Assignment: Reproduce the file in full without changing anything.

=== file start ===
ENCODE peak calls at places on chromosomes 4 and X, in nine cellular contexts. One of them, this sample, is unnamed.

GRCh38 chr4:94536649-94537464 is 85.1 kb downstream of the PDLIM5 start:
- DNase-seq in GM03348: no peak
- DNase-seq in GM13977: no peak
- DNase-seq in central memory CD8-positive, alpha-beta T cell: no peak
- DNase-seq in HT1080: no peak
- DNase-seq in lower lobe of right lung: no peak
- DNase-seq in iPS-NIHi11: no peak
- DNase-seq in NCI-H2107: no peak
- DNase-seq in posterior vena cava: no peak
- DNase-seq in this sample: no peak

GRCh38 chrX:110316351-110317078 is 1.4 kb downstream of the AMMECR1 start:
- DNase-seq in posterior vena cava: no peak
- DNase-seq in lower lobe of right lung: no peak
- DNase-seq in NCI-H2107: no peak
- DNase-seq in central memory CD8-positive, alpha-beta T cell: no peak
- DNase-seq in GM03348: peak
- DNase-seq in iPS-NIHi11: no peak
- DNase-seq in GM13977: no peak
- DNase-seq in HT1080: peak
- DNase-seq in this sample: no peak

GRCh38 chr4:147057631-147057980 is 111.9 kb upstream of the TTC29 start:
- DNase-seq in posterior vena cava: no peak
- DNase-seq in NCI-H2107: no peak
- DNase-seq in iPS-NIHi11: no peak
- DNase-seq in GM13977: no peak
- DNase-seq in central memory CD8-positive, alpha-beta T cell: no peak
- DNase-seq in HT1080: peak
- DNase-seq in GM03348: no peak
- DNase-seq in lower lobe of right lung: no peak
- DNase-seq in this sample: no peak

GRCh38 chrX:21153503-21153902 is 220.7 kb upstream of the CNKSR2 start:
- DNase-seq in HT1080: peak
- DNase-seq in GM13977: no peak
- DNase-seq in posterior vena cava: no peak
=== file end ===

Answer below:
ENCODE peak calls at places on chromosomes 4 and X, in nine cellular contexts. One of them, this sample, is unnamed.

GRCh38 chr4:94536649-94537464 is 85.1 kb downstream of the PDLIM5 start:
- DNase-seq in GM03348: no peak
- DNase-seq in GM13977: no peak
- DNase-seq in central memory CD8-positive, alpha-beta T cell: no peak
- DNase-seq in HT1080: no peak
- DNase-seq in lower lobe of right lung: no peak
- DNase-seq in iPS-NIHi11: no peak
- DNase-seq in NCI-H2107: no peak
- DNase-seq in posterior vena cava: no peak
- DNase-seq in this sample: no peak

GRCh38 chrX:110316351-110317078 is 1.4 kb downstream of the AMMECR1 start:
- DNase-seq in posterior vena cava: no peak
- DNase-seq in lower lobe of right lung: no peak
- DNase-seq in NCI-H2107: no peak
- DNase-seq in central memory CD8-positive, alpha-beta T cell: no peak
- DNase-seq in GM03348: peak
- DNase-seq in iPS-NIHi11: no peak
- DNase-seq in GM13977: no peak
- DNase-seq in HT1080: peak
- DNase-seq in this sample: no peak

GRCh38 chr4:147057631-147057980 is 111.9 kb upstream of the TTC29 start:
- DNase-seq in posterior vena cava: no peak
- DNase-seq in NCI-H2107: no peak
- DNase-seq in iPS-NIHi11: no peak
- DNase-seq in GM13977: no peak
- DNase-seq in central memory CD8-positive, alpha-beta T cell: no peak
- DNase-seq in HT1080: peak
- DNase-seq in GM03348: no peak
- DNase-seq in lower lobe of right lung: no peak
- DNase-seq in this sample: no peak

GRCh38 chrX:21153503-21153902 is 220.7 kb upstream of the CNKSR2 start:
- DNase-seq in HT1080: peak
- DNase-seq in GM13977: no peak
- DNase-seq in posterior vena cava: no peak